For the past 18 years, Japan’s Masakazu Imanari has carved a niche for himself in the world of martial arts.
The Japanese warrior famously known as “Ashikan-Judan,” which translates to “Master of Leglocks,” is a superstar in the combat sports world. A pioneer of his style of grappling both in the ring and the cage, he admits there was not much that separated him from the pack as a youngster.
“I was like any other kid,” the 41-year-old Tokyo, Japan resident says. “I enjoyed catching insects and playing Nintendo, but I definitely was not the most academic. I was a pretty fast runner, and always got high scores in Physical Education.”
These initial sparks of athleticism offered a glimpse of what he was physically capable of, but he did not have the focus to keep him disciplined. This likely contributed to his admission that he was a “troublesome” kid.
“I simply was not well-behaved,” he offers, meaning he did not forge many strong friendships growing up. His peers struggled to bond with a young Imanari, who did not have the right outlet for his energy. With a chronic spine condition that stopped him from being allowed to compete too seriously in sports, it seemed like he was stuck.
Fortunately for him, he had an older brother that shared a similar interest. The pair were charmed by martial arts, inspired by the likes of Jackie Chan and Bruce Lee. Imanari did not formally start training until he was 18 years of age, but he would play and wrestle with his brother, which allowed them to burn off some energy.
This fascination stuck with him until he was in a position to train properly, which happened after his condition was alleviated by several surgeries. At first, he found a kickboxing gym, and then swiftly moved further into the wider world of martial arts.
Imanari had finally found what he needed to occupy his active mind, and help him hone an athletically capable body. Even in the early stages, he knew he wanted to make a career out of this passion.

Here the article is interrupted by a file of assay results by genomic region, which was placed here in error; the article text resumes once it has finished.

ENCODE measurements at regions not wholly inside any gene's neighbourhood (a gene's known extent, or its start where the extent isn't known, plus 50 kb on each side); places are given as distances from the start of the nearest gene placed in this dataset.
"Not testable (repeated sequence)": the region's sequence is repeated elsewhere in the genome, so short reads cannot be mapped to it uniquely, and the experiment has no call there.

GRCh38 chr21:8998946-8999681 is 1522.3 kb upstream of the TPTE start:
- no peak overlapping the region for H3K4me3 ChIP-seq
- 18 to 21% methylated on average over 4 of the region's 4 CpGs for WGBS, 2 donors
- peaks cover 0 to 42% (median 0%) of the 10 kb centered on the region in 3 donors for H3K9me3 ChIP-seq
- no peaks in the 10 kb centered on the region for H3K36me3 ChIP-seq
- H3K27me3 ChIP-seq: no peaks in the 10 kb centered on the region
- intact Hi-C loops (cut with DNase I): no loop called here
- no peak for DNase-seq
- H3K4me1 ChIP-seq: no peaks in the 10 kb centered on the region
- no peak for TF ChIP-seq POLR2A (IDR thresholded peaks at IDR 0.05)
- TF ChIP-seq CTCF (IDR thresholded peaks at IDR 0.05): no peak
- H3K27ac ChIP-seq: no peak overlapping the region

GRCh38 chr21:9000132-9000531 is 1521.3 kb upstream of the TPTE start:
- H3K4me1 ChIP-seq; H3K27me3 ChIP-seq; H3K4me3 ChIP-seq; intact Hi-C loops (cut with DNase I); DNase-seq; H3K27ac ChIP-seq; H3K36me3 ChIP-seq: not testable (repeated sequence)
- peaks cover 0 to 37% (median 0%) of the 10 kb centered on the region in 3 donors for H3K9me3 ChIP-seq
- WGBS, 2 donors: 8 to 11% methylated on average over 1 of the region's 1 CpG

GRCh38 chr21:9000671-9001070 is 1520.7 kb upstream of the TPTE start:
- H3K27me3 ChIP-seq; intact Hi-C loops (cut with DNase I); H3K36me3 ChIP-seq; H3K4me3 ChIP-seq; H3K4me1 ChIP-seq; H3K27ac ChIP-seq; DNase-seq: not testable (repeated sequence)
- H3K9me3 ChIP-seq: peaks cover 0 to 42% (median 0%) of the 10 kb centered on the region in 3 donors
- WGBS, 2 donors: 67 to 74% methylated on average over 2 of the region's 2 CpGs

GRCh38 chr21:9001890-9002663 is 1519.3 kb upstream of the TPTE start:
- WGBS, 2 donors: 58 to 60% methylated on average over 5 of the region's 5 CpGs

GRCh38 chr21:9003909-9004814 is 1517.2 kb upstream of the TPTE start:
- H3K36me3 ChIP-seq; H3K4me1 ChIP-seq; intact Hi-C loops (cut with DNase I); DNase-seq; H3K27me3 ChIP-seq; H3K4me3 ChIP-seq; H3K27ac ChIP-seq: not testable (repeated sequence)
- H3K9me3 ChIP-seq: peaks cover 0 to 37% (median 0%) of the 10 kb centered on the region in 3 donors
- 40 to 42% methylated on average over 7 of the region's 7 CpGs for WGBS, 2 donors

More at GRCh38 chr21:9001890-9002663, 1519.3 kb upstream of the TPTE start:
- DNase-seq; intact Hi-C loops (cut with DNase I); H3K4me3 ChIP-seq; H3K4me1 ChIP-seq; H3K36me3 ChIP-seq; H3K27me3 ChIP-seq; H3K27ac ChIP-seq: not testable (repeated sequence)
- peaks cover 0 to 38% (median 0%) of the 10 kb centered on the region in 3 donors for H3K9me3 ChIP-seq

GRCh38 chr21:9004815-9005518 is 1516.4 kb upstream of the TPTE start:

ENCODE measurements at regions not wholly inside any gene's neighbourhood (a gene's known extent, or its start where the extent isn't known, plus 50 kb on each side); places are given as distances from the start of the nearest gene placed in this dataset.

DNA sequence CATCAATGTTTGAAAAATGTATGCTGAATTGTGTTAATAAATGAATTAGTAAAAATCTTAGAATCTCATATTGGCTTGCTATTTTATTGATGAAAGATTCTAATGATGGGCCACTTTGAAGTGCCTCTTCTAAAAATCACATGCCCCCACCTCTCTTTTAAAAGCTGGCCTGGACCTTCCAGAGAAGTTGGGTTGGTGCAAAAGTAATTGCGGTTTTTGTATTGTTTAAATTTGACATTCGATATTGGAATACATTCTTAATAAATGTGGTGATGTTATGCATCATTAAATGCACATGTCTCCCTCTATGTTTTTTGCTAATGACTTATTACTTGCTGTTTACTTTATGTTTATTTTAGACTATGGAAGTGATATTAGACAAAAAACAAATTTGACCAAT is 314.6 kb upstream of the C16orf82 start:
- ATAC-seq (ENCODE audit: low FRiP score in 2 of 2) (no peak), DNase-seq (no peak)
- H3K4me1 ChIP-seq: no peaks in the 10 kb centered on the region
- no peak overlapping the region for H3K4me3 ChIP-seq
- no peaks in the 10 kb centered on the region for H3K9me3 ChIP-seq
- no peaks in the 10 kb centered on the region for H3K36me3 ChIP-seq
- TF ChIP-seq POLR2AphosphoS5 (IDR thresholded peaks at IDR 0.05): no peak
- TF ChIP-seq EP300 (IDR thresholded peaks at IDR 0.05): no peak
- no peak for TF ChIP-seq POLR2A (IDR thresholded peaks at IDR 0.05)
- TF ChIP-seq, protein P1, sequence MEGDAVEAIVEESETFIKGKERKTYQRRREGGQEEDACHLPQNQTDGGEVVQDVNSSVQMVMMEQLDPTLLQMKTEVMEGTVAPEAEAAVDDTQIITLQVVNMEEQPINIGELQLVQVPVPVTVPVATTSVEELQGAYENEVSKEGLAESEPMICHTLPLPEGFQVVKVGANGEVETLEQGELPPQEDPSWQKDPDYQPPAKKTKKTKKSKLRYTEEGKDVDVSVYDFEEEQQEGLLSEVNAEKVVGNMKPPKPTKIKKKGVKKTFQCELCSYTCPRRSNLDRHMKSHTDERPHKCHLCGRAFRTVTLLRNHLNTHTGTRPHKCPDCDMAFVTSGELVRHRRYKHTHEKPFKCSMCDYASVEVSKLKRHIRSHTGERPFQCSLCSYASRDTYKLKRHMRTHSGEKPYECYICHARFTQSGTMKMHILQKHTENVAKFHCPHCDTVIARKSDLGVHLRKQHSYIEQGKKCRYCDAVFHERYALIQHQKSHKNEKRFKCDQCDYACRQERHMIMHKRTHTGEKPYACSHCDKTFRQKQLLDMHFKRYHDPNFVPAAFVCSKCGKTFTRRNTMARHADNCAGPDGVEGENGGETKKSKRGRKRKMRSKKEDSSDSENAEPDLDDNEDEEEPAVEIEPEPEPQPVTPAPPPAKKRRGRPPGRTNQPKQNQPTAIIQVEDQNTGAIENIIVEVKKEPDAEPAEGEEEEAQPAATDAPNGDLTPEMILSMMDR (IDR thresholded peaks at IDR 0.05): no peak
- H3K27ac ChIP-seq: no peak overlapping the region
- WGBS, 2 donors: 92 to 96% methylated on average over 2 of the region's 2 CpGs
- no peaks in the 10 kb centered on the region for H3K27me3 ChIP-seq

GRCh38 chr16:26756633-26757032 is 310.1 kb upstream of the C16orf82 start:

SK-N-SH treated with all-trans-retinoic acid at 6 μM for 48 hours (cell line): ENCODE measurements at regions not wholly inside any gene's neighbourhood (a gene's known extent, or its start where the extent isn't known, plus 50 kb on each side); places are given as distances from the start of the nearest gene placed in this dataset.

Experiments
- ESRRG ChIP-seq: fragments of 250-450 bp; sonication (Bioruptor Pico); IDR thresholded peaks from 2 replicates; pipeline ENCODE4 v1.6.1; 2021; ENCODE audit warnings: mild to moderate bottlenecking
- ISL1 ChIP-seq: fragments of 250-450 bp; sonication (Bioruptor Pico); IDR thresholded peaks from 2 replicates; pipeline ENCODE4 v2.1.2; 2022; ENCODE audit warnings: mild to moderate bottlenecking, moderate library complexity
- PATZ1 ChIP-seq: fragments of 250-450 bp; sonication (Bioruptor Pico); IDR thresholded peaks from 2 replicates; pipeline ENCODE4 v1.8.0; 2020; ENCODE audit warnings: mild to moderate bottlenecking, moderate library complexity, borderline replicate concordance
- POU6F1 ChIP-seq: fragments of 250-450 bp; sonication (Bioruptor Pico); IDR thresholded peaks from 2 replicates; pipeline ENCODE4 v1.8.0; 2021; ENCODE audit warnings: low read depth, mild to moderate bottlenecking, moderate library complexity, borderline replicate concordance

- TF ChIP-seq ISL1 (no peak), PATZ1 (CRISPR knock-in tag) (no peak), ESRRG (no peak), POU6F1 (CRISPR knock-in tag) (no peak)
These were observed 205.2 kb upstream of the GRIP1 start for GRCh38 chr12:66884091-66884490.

“[I knew] from when I first started martial arts,” he explains. “When I told people, they would reply with a surprised expression like, ‘You?’”
Though he had many doubters, he progressed and evolved. The Japanese athlete made his professional cage debut in September 2000, dueling fellow debutant Ryoji Sai to a draw. After plugging the holes in his game, in his second bout nearly two years later, Imanari earned what would become the first of many heel hook submission victories.
Years earlier, Imanari’s brother had been the test subject in his early attempts at leg submissions. Even with formal training, it was an avenue he kept exploring himself to mold the “Imanari-style” we know today.
With heel hooks, toe holds, and knee bars amongst his array of leg-oriented submission finishes, the Tokyo native’s speciality became famous, as well as effective. On the strength of that, he would become a three-time DEEP champion in two weight classes, and the only Cage Rage Featherweight Champion.
Imanari even briefly appeared in ONE Championship. In March 2012, he made his promotional debut at ONE: WAR OF THE LIONS, where he submitted future ONE Bantamweight World Title challenger Kevin “The Silencer” Belingon with a reverse heel hook.
The Japanese competitor, however, would lose to Leandro Issa at ONE: DESTINY OF WARRIORS three months later via unanimous decision.
After that defeat, “Ashikan-Judan” went back to Japan to compete regionally until the right opportunity to return presented itself.
That opportunity has just arrived.
Five years removed from his last promotional appearance, Imanari (36-16-2) will return to the organization to clash with fellow BJJ black belt Yusup “Maestro” Saadulaev (16-4-1, 1 NC) in a bantamweight affair at ONE: KINGS OF COURAGE. The event takes place at Indonesia’s Jakarta Convention Center on Saturday, 20 January.
“What led me back?” he muses. “I could say destiny.”
He gets a tough assignment in the tenacious Dagestani, who rides a four-bout win streak coming into the contest. Like Imanari, Saadulaev is known for forcing his opponents to tap out, with 11 of his 14 victories coming by submission.
Engaging Imanari on the ground is not what most opponents plan to do, but that is Saadulaev’s bread and butter. After all, he is a freestyle wrestler armed with a BJJ black belt. Stylistically, this makes for an interesting challenge.
“His strength is in his wrestling and as for his weakness, I will find out when we meet,” the Japanese legend says. ”We will just have to wait and see how the match goes. I am not relying on a particular game plan.”
As tough as the contest appears, Imanari knows that this is exactly what he needs if he is to achieve his ambition of becoming a world champion. It is a tall task in his promotional return, but something he absolutely thrives on.
“I think I will make a big statement, and this win will be a big one,” he adds.